“West Philly hasn’t lost its soul. It’s still a melting pot. It’s had its share of ups and downs. New people from all over are bringing a new vitality to it.”
Joe Washington and I met for lunch at the Hamilton Restaurant on the last day of winter. It’s a narrow, old-fashioned diner at 40th and Market with formica counters, brown-stained paneling, and cracked vinyl stools. A neighborhood fixture for decades, it is run by Asian immigrants. The Market Street subway rumbles underneath.
Joe Washington has worked as the bartender of the Orpheus Club since the late 1970s. He has also tended bar at a University of Pennsylvania fraternity, and as a young man worked in construction. He and his wife now life at 61st and Arch, a few blocks north of the Market Street El.
I asked if he could tell me the story of his life in West Philly.
Like many African-Americans in the city, his grandparents moved to the city from the rural South during the early twentieth century. Joe’s maternal grandmother Myrtle Tucker came from from Lynchburg in Southside Virginia. She purchased a few Victorian homes on the 4100 block of Parkside Avenue, which she ran as rooming houses for single men. Her daughter Marion helped with the cooking and the cleaning. Myrtle also made some extra cash running a basement speakeasy. In the 1950s, she sold her rooming houses and returned to the “Possum Hollow” farm she had purchased back in Virginia.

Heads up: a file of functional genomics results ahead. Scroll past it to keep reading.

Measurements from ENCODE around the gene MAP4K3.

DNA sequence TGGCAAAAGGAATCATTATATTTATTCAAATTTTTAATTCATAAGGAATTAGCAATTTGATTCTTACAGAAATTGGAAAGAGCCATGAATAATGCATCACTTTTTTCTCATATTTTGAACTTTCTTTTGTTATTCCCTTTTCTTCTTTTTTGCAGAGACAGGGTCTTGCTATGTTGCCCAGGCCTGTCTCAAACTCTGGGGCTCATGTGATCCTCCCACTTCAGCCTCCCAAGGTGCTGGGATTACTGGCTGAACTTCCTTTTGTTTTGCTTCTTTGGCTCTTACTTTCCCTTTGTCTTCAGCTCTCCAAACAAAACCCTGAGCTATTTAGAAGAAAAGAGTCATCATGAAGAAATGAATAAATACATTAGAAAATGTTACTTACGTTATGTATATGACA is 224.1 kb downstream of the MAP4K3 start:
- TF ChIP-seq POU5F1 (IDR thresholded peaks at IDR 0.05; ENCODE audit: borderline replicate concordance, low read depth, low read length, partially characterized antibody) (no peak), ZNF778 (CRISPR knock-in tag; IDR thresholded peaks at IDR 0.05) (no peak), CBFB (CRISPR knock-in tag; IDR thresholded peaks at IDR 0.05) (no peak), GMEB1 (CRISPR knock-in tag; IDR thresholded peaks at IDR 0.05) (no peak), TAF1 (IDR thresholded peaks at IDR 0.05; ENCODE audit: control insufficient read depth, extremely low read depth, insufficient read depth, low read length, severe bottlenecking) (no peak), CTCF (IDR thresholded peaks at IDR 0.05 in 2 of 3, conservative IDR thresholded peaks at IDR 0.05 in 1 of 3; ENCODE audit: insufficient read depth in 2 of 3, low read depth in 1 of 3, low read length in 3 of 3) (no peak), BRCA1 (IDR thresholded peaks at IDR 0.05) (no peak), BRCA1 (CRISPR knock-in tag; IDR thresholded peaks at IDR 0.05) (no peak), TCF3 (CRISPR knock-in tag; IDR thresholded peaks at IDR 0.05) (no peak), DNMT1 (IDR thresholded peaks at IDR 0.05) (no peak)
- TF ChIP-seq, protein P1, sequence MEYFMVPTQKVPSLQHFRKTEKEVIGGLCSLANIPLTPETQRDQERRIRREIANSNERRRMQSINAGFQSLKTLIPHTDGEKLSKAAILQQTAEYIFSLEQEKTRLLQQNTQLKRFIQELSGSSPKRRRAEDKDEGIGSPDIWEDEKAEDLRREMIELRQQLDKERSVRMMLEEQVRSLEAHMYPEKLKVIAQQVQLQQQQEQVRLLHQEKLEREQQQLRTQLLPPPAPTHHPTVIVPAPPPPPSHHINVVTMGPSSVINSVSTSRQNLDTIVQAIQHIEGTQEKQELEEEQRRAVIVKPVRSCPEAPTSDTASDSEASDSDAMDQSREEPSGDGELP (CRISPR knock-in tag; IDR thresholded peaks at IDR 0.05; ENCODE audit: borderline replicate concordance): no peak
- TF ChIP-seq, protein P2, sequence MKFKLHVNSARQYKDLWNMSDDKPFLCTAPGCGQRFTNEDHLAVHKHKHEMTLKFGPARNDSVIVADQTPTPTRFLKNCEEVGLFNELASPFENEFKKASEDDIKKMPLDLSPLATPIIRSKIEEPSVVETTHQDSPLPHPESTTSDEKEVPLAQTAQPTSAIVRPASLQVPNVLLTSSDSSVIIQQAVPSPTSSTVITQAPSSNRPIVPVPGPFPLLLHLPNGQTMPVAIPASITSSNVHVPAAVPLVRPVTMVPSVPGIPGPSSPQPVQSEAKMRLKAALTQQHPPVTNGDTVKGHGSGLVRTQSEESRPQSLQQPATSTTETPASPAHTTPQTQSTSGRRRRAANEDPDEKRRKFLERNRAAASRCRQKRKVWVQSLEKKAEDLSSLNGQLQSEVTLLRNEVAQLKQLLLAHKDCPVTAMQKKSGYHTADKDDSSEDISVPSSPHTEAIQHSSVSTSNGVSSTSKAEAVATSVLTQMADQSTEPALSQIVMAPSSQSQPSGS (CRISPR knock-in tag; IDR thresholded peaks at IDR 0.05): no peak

Marion stayed in Philadelphia, where she worked as a seamstress and cook. She married ironworker George Washington — yes, Joe said kids teased his dad a lot about his name — whose family had come from Macon, Georgia. George Washington made good money with Delaney Construction, but suffered from vertigo as he grew older. So did many other ironworkers. Joe thinks his dad may have gotten sick from the construction site fumes. George then took a job at ground-level as a steamroller driver. On one school trip to the Philadelphia Airport, young Joe — born in 1956 at the Presbyterian Hospital — recalled proudly pointing out his old man to his classmates, driving his steamroller along the freshly-paved tarmac.